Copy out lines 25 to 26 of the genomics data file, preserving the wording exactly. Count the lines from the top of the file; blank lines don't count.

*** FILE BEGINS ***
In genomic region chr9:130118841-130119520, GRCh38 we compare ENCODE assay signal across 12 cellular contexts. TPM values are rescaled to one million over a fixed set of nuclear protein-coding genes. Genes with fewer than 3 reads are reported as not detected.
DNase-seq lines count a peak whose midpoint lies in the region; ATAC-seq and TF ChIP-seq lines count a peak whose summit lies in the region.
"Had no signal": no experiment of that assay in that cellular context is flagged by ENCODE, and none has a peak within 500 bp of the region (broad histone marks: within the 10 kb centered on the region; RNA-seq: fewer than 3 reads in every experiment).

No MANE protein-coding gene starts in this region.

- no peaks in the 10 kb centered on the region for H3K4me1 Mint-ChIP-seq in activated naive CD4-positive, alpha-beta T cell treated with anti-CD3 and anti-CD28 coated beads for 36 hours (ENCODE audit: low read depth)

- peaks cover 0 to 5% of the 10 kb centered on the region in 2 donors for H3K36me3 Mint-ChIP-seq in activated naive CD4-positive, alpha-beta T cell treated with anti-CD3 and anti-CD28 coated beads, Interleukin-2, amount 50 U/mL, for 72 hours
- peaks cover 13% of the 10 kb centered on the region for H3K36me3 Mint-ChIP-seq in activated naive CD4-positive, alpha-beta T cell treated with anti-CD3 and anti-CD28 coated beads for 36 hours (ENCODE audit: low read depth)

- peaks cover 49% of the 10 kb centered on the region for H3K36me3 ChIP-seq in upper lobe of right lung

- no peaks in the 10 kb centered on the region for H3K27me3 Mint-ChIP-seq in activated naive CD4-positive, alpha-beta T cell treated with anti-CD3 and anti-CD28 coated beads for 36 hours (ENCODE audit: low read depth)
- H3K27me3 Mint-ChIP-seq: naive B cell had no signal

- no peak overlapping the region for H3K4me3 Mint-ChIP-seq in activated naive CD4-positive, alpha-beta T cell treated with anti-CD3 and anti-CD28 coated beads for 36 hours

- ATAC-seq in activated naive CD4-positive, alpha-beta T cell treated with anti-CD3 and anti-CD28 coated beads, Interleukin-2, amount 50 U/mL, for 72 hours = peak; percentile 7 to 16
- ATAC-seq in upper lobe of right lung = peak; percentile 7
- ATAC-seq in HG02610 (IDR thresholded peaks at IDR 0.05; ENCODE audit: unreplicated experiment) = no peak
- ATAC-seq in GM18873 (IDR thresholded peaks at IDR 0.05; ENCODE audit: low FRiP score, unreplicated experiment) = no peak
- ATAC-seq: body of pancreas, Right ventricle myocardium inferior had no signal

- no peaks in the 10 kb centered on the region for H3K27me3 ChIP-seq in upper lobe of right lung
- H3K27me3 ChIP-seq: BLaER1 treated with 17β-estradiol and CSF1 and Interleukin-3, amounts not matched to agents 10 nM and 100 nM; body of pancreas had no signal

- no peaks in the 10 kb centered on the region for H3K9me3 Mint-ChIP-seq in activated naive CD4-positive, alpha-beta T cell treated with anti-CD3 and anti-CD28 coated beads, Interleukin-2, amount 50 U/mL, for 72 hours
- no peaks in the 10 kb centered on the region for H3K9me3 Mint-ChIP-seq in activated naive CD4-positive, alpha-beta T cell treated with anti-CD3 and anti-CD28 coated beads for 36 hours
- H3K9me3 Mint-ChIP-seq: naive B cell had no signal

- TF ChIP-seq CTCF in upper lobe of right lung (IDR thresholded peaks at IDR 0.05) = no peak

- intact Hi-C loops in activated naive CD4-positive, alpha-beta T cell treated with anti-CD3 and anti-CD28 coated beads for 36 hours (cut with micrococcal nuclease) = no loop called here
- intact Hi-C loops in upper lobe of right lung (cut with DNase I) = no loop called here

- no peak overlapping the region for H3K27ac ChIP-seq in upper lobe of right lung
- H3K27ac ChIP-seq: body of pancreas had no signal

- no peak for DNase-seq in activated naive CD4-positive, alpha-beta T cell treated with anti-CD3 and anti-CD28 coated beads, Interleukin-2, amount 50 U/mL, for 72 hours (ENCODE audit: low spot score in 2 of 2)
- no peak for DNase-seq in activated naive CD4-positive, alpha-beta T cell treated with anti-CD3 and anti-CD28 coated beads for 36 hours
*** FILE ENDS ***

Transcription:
- no peak overlapping the region for H3K27ac ChIP-seq in upper lobe of right lung
- H3K27ac ChIP-seq: body of pancreas had no signal